[Haskell-cafe] FFI and callbacks

Duncan Coutts duncan.coutts at worcester.oxford.ac.uk
Mon Aug 22 10:15:52 EDT 2005

On Mon, 2005-08-22 at 15:45 +0200, Sebastian Sylvan wrote:
> On 7/23/05, Duncan Coutts <duncan.coutts at worcester.oxford.ac.uk> wrote:
> > On Wed, 2005-07-20 at 16:10 +0100, Simon Marlow wrote:
> > > On 20 July 2005 14:35, John Goerzen wrote:
> > >
> > > > I'm looking at packaging an event-driven console widget set (CDK) for
> > > > Haskell using FFI.  I know that other event-driven widget sets have
> > > > Haskell bindings, but I'm not quite sure how to make everything play
> > > > nice with forkIO.
> > > >
> > > > These systems generally have some sort of an opaque main loop,
> > > > implemented in C.  This loop would usually never return, or perhaps
> > > > only return once the UI is destroyed.
> > >
> > > Is the library thread-safe or not?  I mean OS-thread safe.  If it is,
> > > then you're home and dry: just compile your program with GHC's -threaded
> > > option, and any foreign calls that need to run concurrently with Haskell
> > > threads must be declared "safe" (which is the default in fact, so
> > > instead I should really advise you to mark all calls that don't need to
> > > run concurrently as "unsafe", because that's good for performance).
> > >
> > > If the library isn't thread-safe, then you're in the same boat as Gtk
> > > and wxHaskell (I believe) where there are known problems with having a
> > > multithreaded Haskell GUI app.
> > 
> > Yep.
> > 
> > > You can only have one OS thread (and hence only one Haskell thread)
> > > doing GUI operations, and that is the thread in the main loop.
> > 
> > To be more precise, they can only be acessed from one OS thread. You can
> > use multiple Haskell threads so long as they only make GUI calls from
> > within the main OS thread.
> > 
> > The problem then as John noted is that the main loop of these toolkits
> > block and so the other Haskell threads would not get a chance to
> > schedule. So the challenge is to give the Haskell threads a chance to
> > schedule.
> > 
> > Most toolkits with a main loop system allow you to setup timers. In the
> > Gtk2Hs bindings we can use this trick:
> > 
> > -- 50ms timeout, so GHC will get a chance to scheule about 20 times a second
> > -- which gives reasonable latency without the polling generating too much
> > -- cpu load.
> > timeoutAddFull (yield >> return True) priorityDefaultIdle 50
> > 
> > This causes the Gtk main loop to yeild to the ghc rts and give it a
> > chance to run any runnable threads for a while. It is unfortunately a
> > polling solution which has it's obvious disadvantages. However in
> > practice it seems to generate negligable load when idle. The GHC rts
> > yield function seems to be quite good about not doing much work when
> > there is no work to be done!
> Does anyone know how wxHaskell deals with this?
> I mean is it safe to call wxHaskell GUI stuff from several threads at once?
> Initial experimentation seems to suggest it is.

It may appear so at first and then mysteriously fail. I don't think wx
is thread safe (since the underlying gui libs are not thread safe
either). I don't believe that wx does it's own per-widget locking, but I
may be wrong.

Here's a bit from the wx manual:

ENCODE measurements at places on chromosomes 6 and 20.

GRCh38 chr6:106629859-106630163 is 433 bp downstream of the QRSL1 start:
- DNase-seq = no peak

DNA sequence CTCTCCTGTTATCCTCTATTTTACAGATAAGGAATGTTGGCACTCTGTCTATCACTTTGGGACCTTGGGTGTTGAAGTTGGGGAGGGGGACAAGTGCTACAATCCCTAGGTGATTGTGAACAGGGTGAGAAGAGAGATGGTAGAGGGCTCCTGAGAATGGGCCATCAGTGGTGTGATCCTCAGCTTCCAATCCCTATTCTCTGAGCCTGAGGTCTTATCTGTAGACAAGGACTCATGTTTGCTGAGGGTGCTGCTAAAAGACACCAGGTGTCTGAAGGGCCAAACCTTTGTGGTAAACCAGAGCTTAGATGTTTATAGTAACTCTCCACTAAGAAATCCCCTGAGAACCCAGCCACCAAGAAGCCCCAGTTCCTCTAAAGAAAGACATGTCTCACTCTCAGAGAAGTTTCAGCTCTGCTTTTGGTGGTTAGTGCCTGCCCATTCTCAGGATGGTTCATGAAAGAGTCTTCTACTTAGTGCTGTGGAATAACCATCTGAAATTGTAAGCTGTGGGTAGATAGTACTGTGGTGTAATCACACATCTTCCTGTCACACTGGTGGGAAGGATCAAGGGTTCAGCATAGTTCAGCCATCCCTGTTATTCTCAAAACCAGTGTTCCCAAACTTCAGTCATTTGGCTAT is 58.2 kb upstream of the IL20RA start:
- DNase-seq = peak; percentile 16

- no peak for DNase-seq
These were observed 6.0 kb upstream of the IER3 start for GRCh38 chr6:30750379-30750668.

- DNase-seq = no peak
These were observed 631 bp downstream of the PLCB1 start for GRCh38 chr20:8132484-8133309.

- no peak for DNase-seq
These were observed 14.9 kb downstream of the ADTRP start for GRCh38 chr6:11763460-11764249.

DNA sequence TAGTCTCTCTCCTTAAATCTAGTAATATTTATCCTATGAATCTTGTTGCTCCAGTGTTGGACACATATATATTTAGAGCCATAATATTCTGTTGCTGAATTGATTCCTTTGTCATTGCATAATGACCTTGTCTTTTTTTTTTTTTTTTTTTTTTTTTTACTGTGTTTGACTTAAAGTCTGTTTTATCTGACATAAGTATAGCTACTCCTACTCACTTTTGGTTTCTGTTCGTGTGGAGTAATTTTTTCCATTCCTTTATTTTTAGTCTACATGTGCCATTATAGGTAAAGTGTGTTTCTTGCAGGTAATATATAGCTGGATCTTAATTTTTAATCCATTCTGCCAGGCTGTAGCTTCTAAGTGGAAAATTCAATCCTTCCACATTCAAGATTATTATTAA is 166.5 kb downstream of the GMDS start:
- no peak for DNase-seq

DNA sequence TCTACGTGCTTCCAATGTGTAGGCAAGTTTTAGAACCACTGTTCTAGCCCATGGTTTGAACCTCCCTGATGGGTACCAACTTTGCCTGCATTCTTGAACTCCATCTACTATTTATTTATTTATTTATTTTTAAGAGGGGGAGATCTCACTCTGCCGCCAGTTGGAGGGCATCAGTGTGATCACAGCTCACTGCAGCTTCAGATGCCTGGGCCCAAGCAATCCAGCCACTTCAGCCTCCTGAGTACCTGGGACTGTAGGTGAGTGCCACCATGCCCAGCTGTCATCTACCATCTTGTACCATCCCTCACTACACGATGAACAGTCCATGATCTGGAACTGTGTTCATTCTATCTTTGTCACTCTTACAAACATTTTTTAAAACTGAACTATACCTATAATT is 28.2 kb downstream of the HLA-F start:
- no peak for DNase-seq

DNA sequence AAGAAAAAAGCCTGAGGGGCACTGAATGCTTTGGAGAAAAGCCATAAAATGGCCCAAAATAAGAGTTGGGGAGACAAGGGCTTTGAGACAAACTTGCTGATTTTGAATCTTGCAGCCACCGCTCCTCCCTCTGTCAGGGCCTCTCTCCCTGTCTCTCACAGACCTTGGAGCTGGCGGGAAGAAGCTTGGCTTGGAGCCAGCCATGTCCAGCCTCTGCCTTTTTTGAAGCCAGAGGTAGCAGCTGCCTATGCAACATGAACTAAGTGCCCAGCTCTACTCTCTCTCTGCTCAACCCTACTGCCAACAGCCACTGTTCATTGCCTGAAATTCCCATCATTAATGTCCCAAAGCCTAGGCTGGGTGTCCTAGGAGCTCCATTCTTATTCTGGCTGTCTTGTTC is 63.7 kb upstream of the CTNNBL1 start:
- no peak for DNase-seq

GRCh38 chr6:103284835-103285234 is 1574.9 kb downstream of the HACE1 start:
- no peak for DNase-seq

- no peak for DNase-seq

"If you do decide to use threads in your application, it is
        strongly recommended that no more than one thread calls GUI
        functions. The thread sample shows that it is possible for many
        different threads to call GUI functions at once (all the threads
        created in the sample access GUI), but it is a very poor design
        choice for anything except an example. The design which uses one
        GUI thread and several worker threads which communicate with the
        main one using events is much more robust and will undoubtedly
        save you countless problems (example: under Win32 a thread can
        only access GDI objects such as pens, brushes, &c created by
        itself and not by the other threads)."

> I wrote a simple chat client / server, and to abstract away the
> networking I implemented a function "talk" which just takes a handle
> and then maps input and output to that handle using two Chans.
> So I basically have two threads, one which waits for stuff to be sent
> out (readChan, blocking when there's nothing in it) and the other
> which waits for stuff coming in (hWaitForInput h (-1), and then
> writeChan to the "in" Chan).
> In addition to that I, in the client GUI, spawn of a thread which just
> reads the "in" channel  over and over and appends whatever's coming in
> to the chat area.
> So that's three threads right there, plus the main thread. So to
> experiment I implemented this in wxHaskell using a timer to unblock
> the main loop every now and then. To make sure the performance was
> visible I set it at 1000 ms. Naturally it took several seconds for all
> the different threads to get a chance to do anything so sending
> messages was very slow. Then I simply recompiled with "-threaded" and
> everything is super fast (the timer hack isn't even necessary).
> I haven't found any issues with wxHaskell misbehaving when it's called
> from different threads, but I'd like to know for sure that it's
> actually honest-to-goodness thread safe. So does anyone know?

So you can do this stuff when not using "-threaded" however when using
"-threaded" you are using multiple OS threads and you should heed the
advice from the wx manual above (ie don't do it).

Actually as noted above, some wx backend (win32) have even stricter
requirements for threads than others (Gtk+). Win32 does not even allow
you to access drawing objects from threads which did not create them
rather than simple not allowing concurrent access (as in Gtk+).


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